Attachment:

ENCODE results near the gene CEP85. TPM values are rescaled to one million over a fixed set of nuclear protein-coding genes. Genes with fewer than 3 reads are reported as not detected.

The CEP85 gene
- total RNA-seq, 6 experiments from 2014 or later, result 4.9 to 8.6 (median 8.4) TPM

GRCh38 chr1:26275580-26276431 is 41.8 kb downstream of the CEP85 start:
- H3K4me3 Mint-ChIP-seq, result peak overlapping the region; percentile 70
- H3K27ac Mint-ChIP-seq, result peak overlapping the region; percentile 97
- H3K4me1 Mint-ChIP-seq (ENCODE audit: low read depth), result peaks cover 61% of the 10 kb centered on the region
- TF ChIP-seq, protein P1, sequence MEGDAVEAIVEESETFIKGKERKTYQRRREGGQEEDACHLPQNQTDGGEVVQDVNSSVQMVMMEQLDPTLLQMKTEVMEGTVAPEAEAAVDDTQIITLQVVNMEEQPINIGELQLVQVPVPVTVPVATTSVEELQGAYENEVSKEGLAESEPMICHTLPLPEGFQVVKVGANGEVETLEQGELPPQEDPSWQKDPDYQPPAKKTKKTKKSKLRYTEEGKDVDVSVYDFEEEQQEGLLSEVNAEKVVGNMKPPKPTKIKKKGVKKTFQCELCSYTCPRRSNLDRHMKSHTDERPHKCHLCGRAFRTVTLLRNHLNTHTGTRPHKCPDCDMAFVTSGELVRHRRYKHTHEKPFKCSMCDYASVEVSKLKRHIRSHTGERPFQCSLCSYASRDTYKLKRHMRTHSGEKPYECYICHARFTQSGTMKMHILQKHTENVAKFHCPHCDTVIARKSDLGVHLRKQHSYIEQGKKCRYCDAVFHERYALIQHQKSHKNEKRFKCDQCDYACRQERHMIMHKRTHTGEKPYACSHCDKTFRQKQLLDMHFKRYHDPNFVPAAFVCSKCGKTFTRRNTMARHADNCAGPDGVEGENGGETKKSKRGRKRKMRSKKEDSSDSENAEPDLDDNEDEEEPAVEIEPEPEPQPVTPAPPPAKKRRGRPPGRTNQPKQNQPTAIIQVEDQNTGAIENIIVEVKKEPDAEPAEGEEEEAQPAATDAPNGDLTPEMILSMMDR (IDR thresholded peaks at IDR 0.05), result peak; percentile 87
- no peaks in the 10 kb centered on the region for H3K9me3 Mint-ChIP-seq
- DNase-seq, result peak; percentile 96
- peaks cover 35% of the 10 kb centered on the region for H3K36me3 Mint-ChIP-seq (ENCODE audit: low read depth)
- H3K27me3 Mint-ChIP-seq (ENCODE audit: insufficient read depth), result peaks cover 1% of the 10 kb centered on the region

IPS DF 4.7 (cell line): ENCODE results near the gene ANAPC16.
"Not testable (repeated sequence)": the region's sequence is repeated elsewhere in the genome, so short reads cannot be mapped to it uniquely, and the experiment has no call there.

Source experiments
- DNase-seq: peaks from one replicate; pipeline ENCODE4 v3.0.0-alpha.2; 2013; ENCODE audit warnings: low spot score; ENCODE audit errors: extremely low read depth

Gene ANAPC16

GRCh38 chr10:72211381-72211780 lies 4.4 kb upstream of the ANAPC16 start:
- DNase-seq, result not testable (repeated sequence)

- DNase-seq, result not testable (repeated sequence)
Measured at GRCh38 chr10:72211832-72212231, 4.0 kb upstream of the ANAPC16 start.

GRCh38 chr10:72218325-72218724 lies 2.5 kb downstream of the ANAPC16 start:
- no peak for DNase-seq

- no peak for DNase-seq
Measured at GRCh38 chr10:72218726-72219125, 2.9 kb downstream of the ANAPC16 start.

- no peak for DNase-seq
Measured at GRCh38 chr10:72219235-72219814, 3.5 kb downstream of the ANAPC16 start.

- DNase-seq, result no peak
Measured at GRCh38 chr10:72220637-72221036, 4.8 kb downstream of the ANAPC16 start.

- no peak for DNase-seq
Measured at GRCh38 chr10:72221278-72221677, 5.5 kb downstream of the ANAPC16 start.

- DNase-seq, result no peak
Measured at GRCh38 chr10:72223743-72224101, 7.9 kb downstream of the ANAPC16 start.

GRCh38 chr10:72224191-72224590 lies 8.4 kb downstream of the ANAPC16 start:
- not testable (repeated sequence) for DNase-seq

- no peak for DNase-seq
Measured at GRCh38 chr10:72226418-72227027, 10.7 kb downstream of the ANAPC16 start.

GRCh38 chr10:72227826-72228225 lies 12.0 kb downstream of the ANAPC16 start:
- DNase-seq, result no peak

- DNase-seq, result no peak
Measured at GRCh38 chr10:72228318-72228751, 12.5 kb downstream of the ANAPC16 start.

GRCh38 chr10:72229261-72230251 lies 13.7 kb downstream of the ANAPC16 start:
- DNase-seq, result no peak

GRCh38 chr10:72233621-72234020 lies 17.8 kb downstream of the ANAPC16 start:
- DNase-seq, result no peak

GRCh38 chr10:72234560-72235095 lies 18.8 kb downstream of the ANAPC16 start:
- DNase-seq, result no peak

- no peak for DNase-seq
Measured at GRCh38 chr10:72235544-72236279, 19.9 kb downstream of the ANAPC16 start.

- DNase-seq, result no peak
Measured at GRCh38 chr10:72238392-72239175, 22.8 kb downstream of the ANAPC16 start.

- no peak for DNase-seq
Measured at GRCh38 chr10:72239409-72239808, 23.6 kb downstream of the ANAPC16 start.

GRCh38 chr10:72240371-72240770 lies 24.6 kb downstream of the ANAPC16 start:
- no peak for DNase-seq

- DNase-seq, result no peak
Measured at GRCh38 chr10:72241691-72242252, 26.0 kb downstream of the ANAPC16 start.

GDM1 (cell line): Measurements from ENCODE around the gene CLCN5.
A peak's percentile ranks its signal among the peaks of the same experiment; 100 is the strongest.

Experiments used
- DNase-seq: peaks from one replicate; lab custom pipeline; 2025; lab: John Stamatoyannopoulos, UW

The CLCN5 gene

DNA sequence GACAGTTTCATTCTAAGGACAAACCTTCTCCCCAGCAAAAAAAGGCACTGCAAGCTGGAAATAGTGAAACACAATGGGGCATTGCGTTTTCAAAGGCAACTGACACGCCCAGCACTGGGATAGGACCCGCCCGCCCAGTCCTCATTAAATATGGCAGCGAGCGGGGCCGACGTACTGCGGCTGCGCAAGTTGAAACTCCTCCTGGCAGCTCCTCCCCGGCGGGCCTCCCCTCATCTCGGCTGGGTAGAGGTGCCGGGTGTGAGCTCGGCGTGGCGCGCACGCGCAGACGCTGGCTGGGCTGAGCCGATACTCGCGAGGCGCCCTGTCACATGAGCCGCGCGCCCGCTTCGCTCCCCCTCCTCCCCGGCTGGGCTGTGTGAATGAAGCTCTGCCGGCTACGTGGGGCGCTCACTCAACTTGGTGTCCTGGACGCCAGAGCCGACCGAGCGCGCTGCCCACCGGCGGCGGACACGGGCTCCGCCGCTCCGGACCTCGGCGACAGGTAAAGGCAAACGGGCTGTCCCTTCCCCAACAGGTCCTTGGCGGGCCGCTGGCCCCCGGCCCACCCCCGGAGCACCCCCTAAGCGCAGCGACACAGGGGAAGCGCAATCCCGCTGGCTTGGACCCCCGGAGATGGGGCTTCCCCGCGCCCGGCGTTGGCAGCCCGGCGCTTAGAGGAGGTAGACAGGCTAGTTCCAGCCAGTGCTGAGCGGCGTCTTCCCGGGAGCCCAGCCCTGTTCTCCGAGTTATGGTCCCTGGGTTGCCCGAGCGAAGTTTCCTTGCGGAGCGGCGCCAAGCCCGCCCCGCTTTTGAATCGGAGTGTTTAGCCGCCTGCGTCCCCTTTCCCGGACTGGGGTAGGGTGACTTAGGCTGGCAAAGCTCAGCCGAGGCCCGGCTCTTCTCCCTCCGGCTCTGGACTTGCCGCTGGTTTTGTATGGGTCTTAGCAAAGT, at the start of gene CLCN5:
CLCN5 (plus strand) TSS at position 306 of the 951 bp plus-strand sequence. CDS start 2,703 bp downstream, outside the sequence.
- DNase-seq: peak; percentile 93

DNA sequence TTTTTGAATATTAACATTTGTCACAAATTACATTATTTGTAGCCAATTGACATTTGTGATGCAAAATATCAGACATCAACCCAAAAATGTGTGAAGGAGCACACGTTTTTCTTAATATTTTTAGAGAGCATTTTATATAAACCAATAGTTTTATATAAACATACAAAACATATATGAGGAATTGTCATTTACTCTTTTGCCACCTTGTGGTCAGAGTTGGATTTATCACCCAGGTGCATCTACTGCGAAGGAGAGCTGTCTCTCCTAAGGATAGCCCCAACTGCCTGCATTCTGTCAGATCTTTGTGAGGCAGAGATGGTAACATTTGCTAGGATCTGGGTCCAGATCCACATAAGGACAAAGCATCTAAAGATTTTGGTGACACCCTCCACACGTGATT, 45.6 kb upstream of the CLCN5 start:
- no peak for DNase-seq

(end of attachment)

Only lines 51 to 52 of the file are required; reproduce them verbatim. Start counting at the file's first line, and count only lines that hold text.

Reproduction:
Measured at GRCh38 chr10:72238392-72239175, 22.8 kb downstream of the ANAPC16 start.

- no peak for DNase-seq